Generic Newtypes: A way to work around the orphan rule

Rust's orphan rule prevents us from implementing a foreign trait on a foreign type. While this may appear limiting at first, it is actually a good thing and one of the ways how the Rust compiler can prove at compile time that our code works the way we intended.

This blog post is a follow-up on one that I already wrote some time ago:
In this one, we will go more in-depth into the "local wrapper type" idea and rebrand it as "generic newtypes".

An example use case

Imagine we have an application that allows us to manage a database of users via an HTTP API. At the core of our application, we are dealing with a User struct that for now tracks only the name and the user's signup date.

use chrono::prelude::*;

pub struct User {
    name: String,
    signedup_on: DateTime<Utc>

While this is a fairly simple type, we will establish some constraints now that should help demonstrate of how the pattern of generic newtypes is applicable and helpful in other, more complicated scenarios.

The constraints are:

  • Our struct User most not directly implement Serialize.

This could be the case if the crate this struct is defined in should not have any dependencies or only selected ones. Many crates in the ecosystem already expose a serde feature-flag that gives you some serialization implementation. In my opinion, this is sub-optimal because it does not really scale in the long run. What about libraries like diesel? diesel provides similar traits to serde with FromSql and ToSql. Should crates also give you a diesel feature flag in case you want to use those types directly in a database schema? Testing libraries like quickcheck are another example. As the Rust ecosystem grows, this list will likely grow.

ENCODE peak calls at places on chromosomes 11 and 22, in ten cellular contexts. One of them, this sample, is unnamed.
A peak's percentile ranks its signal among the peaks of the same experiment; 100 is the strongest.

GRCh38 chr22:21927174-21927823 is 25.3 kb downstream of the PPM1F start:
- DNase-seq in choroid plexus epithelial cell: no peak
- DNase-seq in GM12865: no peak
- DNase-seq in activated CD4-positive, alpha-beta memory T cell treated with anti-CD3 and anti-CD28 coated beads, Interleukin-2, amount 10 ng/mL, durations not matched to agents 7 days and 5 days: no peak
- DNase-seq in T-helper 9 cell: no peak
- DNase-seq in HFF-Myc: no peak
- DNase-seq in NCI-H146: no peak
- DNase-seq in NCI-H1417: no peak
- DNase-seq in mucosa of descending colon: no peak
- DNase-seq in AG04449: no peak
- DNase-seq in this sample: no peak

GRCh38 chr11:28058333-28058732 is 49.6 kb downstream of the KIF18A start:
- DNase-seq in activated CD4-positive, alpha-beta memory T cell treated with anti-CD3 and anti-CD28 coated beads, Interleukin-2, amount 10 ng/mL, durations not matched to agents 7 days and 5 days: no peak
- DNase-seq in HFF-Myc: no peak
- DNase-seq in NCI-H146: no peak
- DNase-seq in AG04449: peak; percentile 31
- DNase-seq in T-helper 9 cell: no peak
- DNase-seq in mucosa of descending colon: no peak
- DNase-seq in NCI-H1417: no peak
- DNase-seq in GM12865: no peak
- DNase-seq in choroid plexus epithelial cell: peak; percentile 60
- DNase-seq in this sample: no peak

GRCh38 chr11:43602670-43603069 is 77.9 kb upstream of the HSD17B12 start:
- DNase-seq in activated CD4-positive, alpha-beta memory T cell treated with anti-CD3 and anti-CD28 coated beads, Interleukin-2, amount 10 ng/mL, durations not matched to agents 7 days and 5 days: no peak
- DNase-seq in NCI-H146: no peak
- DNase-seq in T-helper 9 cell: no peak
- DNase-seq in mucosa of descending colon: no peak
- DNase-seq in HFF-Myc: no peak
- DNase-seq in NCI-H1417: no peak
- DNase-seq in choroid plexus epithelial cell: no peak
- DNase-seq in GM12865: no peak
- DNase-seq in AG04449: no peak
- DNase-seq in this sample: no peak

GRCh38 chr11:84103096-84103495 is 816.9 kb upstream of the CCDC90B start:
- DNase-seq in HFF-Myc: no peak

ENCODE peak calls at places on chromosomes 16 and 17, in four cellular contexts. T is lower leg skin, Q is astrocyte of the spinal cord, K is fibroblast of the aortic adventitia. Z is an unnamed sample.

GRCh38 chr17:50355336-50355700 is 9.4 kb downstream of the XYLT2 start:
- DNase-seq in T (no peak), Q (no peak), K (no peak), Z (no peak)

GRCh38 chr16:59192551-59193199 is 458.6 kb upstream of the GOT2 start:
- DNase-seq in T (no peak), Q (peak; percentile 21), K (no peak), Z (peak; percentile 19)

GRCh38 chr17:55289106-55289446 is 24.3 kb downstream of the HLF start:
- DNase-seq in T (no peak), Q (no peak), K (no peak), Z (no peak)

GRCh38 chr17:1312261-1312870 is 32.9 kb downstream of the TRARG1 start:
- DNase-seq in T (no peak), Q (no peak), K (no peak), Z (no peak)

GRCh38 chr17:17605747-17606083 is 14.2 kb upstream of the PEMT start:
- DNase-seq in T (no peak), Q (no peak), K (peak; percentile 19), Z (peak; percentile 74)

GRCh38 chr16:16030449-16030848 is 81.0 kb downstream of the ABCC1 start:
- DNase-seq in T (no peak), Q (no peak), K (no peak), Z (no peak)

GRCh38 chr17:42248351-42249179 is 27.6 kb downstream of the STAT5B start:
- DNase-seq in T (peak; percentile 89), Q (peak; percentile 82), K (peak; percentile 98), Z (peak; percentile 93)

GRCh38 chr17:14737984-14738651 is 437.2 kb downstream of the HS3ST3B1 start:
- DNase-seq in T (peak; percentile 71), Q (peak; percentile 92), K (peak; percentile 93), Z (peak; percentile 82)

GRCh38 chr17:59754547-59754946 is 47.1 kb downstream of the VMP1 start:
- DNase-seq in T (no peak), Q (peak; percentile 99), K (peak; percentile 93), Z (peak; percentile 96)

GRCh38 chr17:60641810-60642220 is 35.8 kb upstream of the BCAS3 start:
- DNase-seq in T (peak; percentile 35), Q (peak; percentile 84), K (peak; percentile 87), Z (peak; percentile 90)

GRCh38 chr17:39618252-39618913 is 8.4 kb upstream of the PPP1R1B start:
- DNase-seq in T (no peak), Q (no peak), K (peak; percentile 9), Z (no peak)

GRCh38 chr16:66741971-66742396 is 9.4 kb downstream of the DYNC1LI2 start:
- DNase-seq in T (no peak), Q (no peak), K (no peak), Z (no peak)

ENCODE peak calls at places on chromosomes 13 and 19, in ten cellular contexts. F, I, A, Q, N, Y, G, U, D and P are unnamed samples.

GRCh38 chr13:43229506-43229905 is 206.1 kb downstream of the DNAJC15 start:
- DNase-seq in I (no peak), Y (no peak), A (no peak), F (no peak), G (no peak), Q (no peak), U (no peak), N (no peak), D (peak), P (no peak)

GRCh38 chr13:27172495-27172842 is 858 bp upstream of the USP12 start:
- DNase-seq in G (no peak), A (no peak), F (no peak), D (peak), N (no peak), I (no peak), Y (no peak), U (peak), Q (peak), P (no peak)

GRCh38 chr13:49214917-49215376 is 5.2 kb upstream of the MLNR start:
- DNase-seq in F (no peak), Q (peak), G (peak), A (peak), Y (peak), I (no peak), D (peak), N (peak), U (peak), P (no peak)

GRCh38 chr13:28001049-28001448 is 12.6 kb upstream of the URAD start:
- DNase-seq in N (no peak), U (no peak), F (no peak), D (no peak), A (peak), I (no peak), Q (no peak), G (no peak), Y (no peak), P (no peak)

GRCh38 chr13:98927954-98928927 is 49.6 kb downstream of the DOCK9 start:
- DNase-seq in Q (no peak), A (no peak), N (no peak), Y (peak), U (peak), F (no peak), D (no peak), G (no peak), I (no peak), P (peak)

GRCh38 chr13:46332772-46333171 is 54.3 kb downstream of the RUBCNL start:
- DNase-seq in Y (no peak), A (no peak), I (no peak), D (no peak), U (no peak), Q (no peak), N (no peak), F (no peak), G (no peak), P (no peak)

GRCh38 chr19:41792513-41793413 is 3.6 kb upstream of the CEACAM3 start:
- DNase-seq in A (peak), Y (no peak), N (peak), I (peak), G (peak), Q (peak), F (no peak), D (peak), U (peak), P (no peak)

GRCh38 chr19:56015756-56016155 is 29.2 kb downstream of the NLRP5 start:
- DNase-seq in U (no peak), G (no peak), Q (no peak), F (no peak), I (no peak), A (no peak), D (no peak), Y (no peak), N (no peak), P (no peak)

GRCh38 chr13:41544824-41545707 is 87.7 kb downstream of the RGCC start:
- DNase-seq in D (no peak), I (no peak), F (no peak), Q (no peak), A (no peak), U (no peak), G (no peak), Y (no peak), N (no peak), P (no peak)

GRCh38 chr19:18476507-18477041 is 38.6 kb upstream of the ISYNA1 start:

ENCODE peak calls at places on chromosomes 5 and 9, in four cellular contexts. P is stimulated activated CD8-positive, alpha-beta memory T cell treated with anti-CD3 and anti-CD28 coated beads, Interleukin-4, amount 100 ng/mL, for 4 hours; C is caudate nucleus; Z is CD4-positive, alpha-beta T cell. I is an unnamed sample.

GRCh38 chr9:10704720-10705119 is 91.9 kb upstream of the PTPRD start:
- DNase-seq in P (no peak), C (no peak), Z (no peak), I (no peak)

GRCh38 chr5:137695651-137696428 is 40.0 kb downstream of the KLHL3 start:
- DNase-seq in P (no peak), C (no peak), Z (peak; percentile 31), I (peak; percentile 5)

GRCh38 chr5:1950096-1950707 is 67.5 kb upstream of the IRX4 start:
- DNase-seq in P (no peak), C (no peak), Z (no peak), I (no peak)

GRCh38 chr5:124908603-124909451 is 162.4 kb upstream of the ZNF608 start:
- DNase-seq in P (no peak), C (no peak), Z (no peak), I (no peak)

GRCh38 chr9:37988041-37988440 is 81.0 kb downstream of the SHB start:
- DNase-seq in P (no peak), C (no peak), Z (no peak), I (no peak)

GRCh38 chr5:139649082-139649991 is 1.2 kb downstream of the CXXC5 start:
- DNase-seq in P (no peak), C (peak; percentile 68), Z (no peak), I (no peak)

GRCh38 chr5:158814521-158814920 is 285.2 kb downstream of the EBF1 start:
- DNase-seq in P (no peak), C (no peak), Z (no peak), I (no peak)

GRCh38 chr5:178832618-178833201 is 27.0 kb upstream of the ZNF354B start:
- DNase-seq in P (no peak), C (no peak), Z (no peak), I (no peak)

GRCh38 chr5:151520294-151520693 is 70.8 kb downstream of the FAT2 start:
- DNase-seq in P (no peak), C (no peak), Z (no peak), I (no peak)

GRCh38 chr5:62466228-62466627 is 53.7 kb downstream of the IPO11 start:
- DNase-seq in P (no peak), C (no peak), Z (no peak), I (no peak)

• The serialisation provided by chrono's serde feature flag does not meet our requirements.

This is easily imaginable for any datatype that is not defined in some specification.1 Even if it is, the crate might just not expose a serde feature flag and we are left with writing our own implementation of Serialize anyway.

Existing solutions

1. Create a regular newtype

We can create a newtype for DateTime<Utc> like this:

pub struct SignupDate(pub DateTime<Utc>);

Now that newtype might probably be useful in and of itself, even without the idea I am trying to sketch out here. Independently though, we now have a type that is local to our crate and we can implement Serialize on it: impl Serialize for SignupDate.

The downside of this approach is that we need to create a newtype for every type. Even though there is no runtime cost associated with that thanks for Rust's zero-cost abstractions, we have to write those newtypes which can be tiring, depending on how many there are. In addition, naming those newtypes can become tricky if their only purpose is to allow trait implementations: SerdeSignupDate is kind of a weird name. The bottom line is that while creating newtypes works, it is not ideal.

2. Create a serde module

We can create a module that exposes dedicated serialize and deserialize functions and then use this module to instruct serde, how to serialize/deserialize our type:

use chrono::prelude::*;

pub struct User {
    name: String,
    #[serde(with = "serde_signup_date")]
    signedup_on: DateTime<Utc>

where serde_signup_date is the module exposing the serialize and deserialize functions.